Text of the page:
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Neuropharmacology is a branch of pharmacology that focuses on the study of how drugs affect the nervous system. It delves into the interactions between neurotransmitters, neuromodulators, and receptors in the brain and peripheral nervous system, aiming to understand how drugs can modify the function of neural networks and influence behavior. This field is crucial for developing medications that treat neurological disorders, such as depression, schizophrenia, Alzheimer's disease, and Parkinson's disease. By exploring the molecular and cellular effects of drugs on neural processes, neuropharmacologists work to design more effective and targeted therapies with fewer side effects.
The field is divided into two main areas: behavioral and molecular neuropharmacology. Behavioral neuropharmacology examines the effects of drugs on cognitive and behavioral functions, while molecular neuropharmacology looks at the biochemical and genetic basis of drug action. According to the National Institute of Neurological Disorders and Stroke, neurological disorders affect an estimated 50 million Americans annually, which underscores the importance of neuropharmacology in public health. Through ongoing research and clinical trials, neuropharmacologists are at the forefront of discovering new treatments that can significantly improve the quality of life for individuals with neurological conditions.
Neuropharmacology is a branch of neuroscience involving the study of drugs that alter the nervous system and its functioning, specifically within the brain. The goal of neuropharmacology in general is to understand the basic functioning of impulses and signals within the brain in order to discover ways in which drugs can be used to treat neurological disorders and drug dependence. There are two branches of neuropharmacology: behavioral and molecular.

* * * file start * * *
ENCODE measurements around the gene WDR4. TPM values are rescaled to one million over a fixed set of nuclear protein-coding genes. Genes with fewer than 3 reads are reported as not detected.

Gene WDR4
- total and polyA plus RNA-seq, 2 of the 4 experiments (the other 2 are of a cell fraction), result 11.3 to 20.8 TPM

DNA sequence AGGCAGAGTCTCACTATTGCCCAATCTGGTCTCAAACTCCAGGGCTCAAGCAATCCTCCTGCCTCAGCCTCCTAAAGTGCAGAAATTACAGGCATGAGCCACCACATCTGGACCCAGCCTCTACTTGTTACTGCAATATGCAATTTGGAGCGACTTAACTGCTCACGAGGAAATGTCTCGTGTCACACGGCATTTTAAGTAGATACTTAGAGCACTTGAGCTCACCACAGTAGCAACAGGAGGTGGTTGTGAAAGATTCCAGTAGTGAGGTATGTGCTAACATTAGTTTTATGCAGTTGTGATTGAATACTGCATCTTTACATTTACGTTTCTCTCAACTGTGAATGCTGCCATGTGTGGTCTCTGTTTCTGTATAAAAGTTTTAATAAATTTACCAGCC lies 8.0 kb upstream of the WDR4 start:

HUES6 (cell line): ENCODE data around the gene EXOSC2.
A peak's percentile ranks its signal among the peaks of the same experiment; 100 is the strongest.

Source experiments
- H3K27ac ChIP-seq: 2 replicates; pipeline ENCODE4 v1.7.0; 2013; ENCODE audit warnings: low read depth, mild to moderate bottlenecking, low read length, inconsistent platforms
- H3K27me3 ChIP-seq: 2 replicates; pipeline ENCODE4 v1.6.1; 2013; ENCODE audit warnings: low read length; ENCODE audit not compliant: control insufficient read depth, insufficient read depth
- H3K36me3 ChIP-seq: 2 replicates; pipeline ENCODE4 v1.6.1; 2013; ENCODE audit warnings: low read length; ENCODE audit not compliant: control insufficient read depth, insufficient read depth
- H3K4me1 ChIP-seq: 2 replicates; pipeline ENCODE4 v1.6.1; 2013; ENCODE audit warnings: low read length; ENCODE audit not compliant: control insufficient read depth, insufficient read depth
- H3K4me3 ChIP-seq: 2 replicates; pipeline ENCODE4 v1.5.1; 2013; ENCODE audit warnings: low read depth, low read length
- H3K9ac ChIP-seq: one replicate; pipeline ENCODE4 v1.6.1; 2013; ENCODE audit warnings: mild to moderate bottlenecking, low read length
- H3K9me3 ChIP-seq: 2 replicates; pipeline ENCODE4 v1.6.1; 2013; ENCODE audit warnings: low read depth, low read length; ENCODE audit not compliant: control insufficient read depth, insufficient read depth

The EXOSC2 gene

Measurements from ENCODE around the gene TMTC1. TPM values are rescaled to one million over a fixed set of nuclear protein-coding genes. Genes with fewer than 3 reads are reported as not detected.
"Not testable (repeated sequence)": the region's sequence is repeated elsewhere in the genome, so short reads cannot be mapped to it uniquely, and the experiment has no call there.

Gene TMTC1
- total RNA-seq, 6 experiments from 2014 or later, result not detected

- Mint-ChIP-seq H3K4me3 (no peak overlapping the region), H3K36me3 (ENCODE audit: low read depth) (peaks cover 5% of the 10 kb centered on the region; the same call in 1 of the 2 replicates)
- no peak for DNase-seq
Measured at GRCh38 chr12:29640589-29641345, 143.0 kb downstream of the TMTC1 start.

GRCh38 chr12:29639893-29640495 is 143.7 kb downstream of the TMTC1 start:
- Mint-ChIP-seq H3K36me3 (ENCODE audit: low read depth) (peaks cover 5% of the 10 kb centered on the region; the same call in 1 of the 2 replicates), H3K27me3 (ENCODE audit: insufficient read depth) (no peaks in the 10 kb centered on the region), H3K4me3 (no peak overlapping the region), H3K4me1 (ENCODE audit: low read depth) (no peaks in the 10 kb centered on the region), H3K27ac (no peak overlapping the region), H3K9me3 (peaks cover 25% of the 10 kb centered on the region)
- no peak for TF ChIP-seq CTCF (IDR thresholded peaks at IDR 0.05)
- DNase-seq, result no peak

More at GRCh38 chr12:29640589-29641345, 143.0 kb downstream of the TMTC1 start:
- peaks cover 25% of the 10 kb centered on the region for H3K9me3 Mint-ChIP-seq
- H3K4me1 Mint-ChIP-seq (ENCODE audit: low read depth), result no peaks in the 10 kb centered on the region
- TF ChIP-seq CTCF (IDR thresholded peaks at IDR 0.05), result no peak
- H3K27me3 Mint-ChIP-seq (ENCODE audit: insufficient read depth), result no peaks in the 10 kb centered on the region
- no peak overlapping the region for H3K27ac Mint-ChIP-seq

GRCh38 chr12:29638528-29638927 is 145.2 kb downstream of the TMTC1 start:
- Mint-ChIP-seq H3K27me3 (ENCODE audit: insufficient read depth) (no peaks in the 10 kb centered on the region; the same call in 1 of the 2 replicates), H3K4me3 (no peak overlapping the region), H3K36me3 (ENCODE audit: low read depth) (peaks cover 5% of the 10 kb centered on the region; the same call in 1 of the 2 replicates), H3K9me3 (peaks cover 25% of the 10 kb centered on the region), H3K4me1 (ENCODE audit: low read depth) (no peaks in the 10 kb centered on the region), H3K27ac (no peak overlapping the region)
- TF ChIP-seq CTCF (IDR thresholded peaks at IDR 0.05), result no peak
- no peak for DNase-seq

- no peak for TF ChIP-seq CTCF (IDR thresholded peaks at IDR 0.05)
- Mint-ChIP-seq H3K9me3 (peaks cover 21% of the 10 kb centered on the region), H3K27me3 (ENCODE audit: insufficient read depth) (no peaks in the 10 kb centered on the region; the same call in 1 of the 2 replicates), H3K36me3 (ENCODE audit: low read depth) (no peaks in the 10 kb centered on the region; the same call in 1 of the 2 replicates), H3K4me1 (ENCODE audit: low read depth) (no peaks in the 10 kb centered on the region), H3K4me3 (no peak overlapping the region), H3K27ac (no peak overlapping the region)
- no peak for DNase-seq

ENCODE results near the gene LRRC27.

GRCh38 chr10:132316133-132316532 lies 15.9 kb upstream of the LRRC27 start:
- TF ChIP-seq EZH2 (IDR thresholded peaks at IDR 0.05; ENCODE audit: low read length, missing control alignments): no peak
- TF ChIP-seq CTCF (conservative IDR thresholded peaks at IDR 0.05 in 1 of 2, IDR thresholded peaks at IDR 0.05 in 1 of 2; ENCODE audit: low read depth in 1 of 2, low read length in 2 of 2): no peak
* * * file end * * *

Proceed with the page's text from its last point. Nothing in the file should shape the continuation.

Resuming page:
Behavioral neuropharmacology focuses on drug dependence and the ways that addictive drugs affect the human mind. Molecular neuropharmacology involves the study of neurons, neurotransmitters, and neuron receptors with the goal of developing new drugs that will treat neurological disorders such as depression, psychosis, and schizophrenia. To understand the potential advances in medicine that neuropharmacology can bring, it is important to understand how thought impulses are transferred from neuron to neuron and how medications can alter the chemical foundations of these processes.
Neurons pass messages to one another through the use of different brain chemicals called neurotransmitters. Each neuron has a receptor that accepts messages. Messages, however, can get interrupted in one of four ways when traveling between neurons.
First, the neurotransmitter can drift away so that the message is never passed on. This is called diffusion. The neurotransmitter can also undergo enzymatic degradation, or deactivation, where a specific enzyme changes the neurotransmitter so that the accepting neuron no longer recognizes the neurotransmitter and will not accept it.
The third problem that can occur comes when glial cells, which nourish neurons, remove neurotransmitters before the message can be accepted by the next neuron. Finally, reuptake can occur. In this process, the neuron transmitter is taken back into the neuron that released it.
One advance in neuropharmacology that has taken advantage of the way neurotransmitters work is the use of “blockers.” These are drugs that artificially fill a neuron receptor so that it cannot accept an undesired signal from another neuron. In this way, drugs have been developed to fight drug addiction, filling the neuron’s desire for a particular chemical without delivering the actual drug to the neurons.
This same method has been used to treat depression by preventing the reuptake of neurotransmitters like serotonin that promote feelings of well-being. By blocking the receptor in the cells that emit serotonin, the cell cannot reabsorb the chemical. This allows the neurotransmitter to go forward and transmit the signals as it would in a normal, healthy brain.